In a recent article entitled “Source’s Cover Blown by the SEC,” the Wall Street Journal claimed that the SEC “inadvertently revealed the identity of a whistleblower.” The alleged disclosure occurred during the SEC’s investigation of Pipeline Trading Systems LLC. According to the article, an SEC lawyer “showed an executive who was being questioned a notebook from the whistleblower filled with jottings about trades, calls and meetings.” From that notebook, the executive claims he recognized the handwriting as that of Peter Earle, who happened to be the whistleblower who prompted the SEC’s investigation.
In a scathing response to the Journal’s story, the SEC disputes the allegations against it. In stark contrast to the story told by the Journal, the SEC asserted that it “in no way exposed Peter Earle as a whistleblower.” In fact, the Commission claims that the use of the notebook was neither “inadvertent” nor a “breach.” Instead, it was a “deliberate decision,” discussed by an SEC lawyer and his supervisor prior to the deposition in which the notebook was exhibited.
Going further, the SEC strongly disagrees with the allegation that the use of the notebooks in no way comprised Mr. Earle’s identity. According to the SEC, “it was widely known…that, after the termination of his employment in 2009, Mr. Earle had approached the SEC – a fact volunteered by witnesses and acknowledged by Mr. Earle long before the exhibition of his notebooks in November 2010.” Yet, despite this knowledge, the SEC maintains that, throughout the investigation, the Commission treated his status as a cooperating witness as confidential. There was “nothing about the notes…or about the SEC’s use of them as exhibits…that revealed anything about whether Mr. Earle or others were cooperating in the SEC’s investigation.”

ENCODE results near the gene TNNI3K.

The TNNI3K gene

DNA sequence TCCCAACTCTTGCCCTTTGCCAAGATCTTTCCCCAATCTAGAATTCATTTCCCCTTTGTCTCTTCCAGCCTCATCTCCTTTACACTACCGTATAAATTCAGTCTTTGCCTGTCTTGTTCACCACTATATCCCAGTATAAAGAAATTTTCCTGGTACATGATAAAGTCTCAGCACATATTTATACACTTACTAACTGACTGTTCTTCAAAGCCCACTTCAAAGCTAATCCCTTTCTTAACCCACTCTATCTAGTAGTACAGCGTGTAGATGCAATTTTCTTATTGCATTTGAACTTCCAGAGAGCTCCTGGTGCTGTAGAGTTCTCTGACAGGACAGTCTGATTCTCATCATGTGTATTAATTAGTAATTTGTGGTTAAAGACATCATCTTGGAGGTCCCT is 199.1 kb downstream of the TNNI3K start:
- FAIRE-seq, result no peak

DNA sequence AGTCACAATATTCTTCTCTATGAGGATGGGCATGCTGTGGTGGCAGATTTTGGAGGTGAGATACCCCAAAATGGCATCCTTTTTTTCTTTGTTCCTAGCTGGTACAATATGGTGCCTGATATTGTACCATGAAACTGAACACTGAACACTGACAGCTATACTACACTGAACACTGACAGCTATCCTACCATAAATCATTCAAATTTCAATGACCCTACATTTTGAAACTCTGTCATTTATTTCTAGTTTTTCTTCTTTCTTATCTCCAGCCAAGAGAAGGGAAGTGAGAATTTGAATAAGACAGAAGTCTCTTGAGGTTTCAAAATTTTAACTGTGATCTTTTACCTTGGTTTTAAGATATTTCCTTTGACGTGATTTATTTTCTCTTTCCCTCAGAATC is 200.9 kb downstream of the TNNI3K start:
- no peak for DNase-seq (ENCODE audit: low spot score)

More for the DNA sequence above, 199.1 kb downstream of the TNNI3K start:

If you have knowledge of Securities Fraud and would like to discuss the possibility of a whistleblower award under the SEC whistleblower program, please contact our whistleblower attorneys today. Kenney & McCafferty will consult with you about your case, including your ability to remain anonymous in filing for an award, without obligation. All communications with Kenney & McCafferty attorneys regarding your case are confidential and protected by attorney-client privilege.